Opposition councillors have hit out at proposals to screen live coverage of the goings on at Midlothian Council meetings.
The year-long trial of webcasts has described as a “vanity project” by Labour councillors.
They are angry that the cash could be better spent in local communities rather than on a service which could attract a small number of viewers.
Gorebridge councillor Jim Muirhead (Lab) argued that the £93,000 cost over five years would be put to better use funding local groups which are working in the most in need areas.
Council Leader Councillor Catherine Johnstone (SNP) said: “As councillors we are all accountable to our constituents. Webcasting is a great way for local people to find out about what their elected representatives are doing to improve communities. Viewers will be able to see exactly how their councillors voted and give feedback by email on issues affecting them.”
Green councillor Ian Baxter welcomed the decision: “This is an excellent way to encourage public engagement and make our councillors more accountable and decision making more transparent.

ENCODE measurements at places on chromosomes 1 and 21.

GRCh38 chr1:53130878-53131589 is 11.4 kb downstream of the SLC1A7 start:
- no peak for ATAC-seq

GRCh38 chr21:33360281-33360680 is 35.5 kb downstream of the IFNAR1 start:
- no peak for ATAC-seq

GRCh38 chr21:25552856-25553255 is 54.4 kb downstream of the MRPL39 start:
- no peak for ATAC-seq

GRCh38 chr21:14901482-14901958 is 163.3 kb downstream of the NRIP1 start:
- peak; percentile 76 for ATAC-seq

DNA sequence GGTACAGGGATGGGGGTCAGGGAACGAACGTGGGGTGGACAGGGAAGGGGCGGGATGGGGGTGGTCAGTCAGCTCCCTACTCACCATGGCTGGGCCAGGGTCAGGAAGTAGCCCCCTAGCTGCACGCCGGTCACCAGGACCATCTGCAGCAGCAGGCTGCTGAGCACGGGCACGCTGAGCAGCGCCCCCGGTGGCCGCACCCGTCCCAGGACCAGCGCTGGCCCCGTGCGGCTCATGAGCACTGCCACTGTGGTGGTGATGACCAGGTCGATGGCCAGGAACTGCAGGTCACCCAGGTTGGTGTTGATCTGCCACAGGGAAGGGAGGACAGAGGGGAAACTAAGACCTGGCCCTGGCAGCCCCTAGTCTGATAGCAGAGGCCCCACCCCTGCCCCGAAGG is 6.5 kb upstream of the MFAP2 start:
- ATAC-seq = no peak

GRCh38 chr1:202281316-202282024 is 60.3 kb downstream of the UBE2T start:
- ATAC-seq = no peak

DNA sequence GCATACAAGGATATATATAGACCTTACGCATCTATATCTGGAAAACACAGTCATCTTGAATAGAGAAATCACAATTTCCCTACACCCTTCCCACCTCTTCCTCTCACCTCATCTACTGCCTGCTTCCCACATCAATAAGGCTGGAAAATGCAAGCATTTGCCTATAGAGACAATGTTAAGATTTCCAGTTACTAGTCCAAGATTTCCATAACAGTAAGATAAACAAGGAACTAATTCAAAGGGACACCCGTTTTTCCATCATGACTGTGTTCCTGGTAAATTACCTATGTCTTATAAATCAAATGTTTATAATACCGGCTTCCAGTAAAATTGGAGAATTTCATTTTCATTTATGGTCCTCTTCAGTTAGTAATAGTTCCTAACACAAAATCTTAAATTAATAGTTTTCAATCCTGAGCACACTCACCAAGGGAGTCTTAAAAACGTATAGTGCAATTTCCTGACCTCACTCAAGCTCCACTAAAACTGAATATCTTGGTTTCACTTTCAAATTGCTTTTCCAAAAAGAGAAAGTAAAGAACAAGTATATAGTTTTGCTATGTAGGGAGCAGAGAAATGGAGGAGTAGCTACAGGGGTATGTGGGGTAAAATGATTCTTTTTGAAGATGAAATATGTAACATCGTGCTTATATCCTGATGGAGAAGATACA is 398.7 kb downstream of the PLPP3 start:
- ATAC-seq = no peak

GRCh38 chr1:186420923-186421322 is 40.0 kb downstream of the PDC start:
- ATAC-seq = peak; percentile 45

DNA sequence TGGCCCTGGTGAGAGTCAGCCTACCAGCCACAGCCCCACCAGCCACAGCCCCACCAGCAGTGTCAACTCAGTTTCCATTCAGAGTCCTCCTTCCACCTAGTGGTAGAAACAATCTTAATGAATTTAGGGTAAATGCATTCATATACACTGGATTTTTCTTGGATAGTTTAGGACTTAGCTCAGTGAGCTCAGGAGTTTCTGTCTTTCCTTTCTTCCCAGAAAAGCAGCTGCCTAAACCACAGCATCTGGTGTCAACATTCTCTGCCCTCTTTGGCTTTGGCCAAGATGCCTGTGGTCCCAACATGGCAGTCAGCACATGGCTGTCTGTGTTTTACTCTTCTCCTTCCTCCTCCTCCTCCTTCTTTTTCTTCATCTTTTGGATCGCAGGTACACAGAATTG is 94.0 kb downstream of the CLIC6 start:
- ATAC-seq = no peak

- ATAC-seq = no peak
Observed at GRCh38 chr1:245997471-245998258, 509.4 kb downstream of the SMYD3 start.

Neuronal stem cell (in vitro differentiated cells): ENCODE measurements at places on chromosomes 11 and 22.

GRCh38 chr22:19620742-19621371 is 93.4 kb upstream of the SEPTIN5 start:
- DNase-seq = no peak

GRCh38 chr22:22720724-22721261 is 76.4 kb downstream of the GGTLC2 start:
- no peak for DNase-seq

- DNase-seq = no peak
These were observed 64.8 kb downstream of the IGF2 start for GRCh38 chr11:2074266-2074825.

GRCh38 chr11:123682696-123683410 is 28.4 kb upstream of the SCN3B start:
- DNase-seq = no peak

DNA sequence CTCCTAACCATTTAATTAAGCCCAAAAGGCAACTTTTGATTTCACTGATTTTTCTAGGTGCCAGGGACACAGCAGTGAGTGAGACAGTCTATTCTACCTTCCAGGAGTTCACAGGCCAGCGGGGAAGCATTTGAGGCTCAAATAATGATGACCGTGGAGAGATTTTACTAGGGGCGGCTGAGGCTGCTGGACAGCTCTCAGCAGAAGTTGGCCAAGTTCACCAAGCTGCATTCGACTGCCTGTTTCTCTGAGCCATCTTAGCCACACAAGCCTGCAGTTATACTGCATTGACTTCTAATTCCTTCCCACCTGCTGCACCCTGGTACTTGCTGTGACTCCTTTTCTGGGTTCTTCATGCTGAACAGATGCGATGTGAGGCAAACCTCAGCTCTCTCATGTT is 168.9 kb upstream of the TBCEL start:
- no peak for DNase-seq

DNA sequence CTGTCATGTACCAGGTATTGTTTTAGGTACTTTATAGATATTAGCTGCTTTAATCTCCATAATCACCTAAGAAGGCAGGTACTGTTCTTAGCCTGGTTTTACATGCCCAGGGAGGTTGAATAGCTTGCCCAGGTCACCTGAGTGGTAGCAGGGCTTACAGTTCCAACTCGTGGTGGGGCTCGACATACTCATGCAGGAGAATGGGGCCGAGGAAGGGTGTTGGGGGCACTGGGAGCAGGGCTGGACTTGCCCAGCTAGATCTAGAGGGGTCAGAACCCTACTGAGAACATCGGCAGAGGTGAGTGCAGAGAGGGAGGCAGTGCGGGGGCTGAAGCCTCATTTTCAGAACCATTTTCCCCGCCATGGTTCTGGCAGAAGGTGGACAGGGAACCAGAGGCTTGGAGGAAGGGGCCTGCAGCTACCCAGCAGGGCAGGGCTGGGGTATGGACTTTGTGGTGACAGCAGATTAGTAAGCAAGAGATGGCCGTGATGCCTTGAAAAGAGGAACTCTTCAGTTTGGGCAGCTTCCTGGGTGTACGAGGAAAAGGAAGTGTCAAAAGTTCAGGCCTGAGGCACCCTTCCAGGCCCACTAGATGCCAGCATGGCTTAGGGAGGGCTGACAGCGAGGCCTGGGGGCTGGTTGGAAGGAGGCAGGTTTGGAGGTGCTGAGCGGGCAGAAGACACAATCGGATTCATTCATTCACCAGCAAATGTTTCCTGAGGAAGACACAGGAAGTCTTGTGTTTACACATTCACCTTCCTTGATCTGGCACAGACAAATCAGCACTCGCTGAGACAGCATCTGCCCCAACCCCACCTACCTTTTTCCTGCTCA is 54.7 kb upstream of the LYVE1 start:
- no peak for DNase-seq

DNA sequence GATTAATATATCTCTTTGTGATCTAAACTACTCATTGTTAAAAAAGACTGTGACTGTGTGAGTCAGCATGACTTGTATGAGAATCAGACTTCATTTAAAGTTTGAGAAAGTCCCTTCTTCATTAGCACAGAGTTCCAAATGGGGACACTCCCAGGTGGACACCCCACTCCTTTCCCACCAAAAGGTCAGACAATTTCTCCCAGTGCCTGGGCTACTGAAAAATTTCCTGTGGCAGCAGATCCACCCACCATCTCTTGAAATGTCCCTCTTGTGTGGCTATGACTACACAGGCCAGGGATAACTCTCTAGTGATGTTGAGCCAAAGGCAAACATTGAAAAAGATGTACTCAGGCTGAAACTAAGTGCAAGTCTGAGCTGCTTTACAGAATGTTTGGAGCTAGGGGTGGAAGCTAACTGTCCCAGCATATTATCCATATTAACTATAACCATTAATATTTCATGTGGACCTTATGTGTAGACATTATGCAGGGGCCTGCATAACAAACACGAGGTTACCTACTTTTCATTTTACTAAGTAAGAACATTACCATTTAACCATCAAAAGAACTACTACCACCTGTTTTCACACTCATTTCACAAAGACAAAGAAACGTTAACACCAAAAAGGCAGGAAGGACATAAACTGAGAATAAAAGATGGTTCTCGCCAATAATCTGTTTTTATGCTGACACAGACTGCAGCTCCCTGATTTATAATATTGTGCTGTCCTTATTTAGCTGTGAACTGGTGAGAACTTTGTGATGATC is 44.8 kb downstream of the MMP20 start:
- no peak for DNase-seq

“The cost of implementing it is relatively small and we all acknowledge that the audio system in the chamber is needing replaced, so now is the right time to do this.”
Councillor Muirhead, whose ward is one of the top 20 per cent poorest areas in Scotland, said: “Although there is part of me would welcome any additional scrutiny that the administration would be put under by the introduction of TV cameras, in the current economic environment where every penny counts we should be spending resources in areas where it will make the biggest difference.
“If people want to listen to councillor’s contributions at meetings they can already do so by going to the council’s website.
“The SNP argument for pressing ahead with this seemed to be wholly based on concerns that other council’s are doing it and we should not be falling behind. We need to make decisions that are best for our people not to keep up with our neighbours.”
Labour Group leader Derek Milligan said: “It is a vanity project between the SNP and Green Party. I think there will be role playing and acting by the administration who are supported by the officers.”
It will be possible to replay meetings after they have taken place on computers, tablets or smartphones while accessing supporting information such as agenda documents and powerpoint presentations.
The meetings will be filmed, streamed live and archived for a year at an initial set up cost of around £33,000 and £14,899 annually thereafter.